VA continues to require pertinent medical information be returned to ensure continuity of care; however, it is no longer tied to payment. VA is taking these steps to more closely align with industry standards.
Read the full press release.
|Mark Your Calendar|
For more information about these and other events, visit the VRHA Calendar
May 10-13: NRHA Annual Rural Health Conference - Minneapolis, MN
June 9: 2016 Health Care Conference - Richmond
July 13-15: Rural Quality & Clinical Conference - Oakland, CA
September 20-21: Rural Health Clinic Conference - Kansas City, MO
September 21-23: Critical Access Hospital Conference - Kansas City, MO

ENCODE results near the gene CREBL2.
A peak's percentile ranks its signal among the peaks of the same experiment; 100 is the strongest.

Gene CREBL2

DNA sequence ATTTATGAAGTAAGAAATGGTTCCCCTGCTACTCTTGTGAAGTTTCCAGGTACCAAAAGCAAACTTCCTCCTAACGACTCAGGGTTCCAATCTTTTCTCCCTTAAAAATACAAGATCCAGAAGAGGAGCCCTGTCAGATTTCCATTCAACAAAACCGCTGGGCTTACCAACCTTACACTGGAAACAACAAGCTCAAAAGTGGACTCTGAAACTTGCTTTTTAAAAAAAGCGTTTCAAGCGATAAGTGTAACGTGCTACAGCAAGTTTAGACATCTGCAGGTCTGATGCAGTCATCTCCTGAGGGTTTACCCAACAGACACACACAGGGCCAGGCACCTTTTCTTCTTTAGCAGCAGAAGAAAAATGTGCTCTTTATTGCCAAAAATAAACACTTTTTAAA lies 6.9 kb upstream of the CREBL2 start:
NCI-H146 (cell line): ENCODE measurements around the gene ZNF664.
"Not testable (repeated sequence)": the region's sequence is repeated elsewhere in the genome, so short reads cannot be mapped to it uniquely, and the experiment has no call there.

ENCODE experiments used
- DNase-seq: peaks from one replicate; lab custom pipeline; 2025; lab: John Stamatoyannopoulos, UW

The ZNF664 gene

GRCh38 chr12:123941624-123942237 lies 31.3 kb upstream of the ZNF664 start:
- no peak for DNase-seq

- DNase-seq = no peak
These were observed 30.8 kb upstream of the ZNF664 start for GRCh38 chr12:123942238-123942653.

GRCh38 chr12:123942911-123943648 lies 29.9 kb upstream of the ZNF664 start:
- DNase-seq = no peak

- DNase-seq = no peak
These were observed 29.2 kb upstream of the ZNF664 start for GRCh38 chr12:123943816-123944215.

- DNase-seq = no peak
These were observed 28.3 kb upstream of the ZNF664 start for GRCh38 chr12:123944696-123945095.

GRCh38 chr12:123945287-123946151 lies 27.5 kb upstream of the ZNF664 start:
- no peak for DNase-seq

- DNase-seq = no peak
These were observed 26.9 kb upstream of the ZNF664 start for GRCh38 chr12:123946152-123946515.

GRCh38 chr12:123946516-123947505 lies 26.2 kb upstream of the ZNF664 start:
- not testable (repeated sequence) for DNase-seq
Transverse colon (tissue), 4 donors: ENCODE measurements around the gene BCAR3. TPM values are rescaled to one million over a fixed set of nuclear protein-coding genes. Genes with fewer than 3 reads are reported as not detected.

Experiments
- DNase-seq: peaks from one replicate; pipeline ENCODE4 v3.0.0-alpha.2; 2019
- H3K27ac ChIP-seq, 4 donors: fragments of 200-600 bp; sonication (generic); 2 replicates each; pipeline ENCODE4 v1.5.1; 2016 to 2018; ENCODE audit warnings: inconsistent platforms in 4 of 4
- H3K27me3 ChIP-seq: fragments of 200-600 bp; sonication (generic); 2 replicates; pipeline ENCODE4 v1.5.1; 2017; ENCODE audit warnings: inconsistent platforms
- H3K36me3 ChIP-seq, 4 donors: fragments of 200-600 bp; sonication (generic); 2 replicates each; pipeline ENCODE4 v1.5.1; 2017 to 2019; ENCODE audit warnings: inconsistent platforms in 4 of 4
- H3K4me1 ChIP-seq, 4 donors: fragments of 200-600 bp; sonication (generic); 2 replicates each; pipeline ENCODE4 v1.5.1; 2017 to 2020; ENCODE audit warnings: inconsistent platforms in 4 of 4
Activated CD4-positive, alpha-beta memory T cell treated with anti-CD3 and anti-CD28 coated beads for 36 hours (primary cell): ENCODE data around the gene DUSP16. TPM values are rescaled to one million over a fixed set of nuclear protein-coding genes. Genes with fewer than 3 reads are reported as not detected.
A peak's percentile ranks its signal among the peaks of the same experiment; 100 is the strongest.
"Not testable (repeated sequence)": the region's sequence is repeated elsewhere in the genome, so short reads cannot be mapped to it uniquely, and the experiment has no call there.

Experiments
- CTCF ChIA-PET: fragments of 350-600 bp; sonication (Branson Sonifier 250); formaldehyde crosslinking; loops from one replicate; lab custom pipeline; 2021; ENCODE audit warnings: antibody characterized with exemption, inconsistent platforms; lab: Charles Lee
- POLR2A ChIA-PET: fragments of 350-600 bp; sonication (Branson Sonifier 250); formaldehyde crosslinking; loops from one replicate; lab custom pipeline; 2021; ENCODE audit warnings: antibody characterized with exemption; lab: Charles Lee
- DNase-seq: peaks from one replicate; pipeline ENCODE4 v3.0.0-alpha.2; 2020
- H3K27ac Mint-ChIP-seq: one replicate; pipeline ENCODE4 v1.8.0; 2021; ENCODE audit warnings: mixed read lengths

CMS Provider News
For funding opportunities without a specific deadline, please visit the VRHA Resources page
FCG Consulting Services
FCG’s core mission is to connect graduate student consultants with opportunities to apply their policy analysis skills to benefit community organizations in Charlottesville. FCG provides support and completes capacity building projects that help community organizations better and more effectively fulfill their missions. In the past, FCG consultants have completed projects on data management, strategic planning, cost benefit/effectiveness analysis, and survey design.
Deadline: June 1, 2016
Inez Duff Bishop Charitable Trust
Funds to support a broad range of activities especially assistance for the visually impaired, and hospital and medical care for those in financial need. The Trust has a practice of primarily supporting organizations located in Charlottesville or Albemarle County, Virginia.
Deadline: September 1
National Health Service Corps Recruitment and Retention Assistance Site Application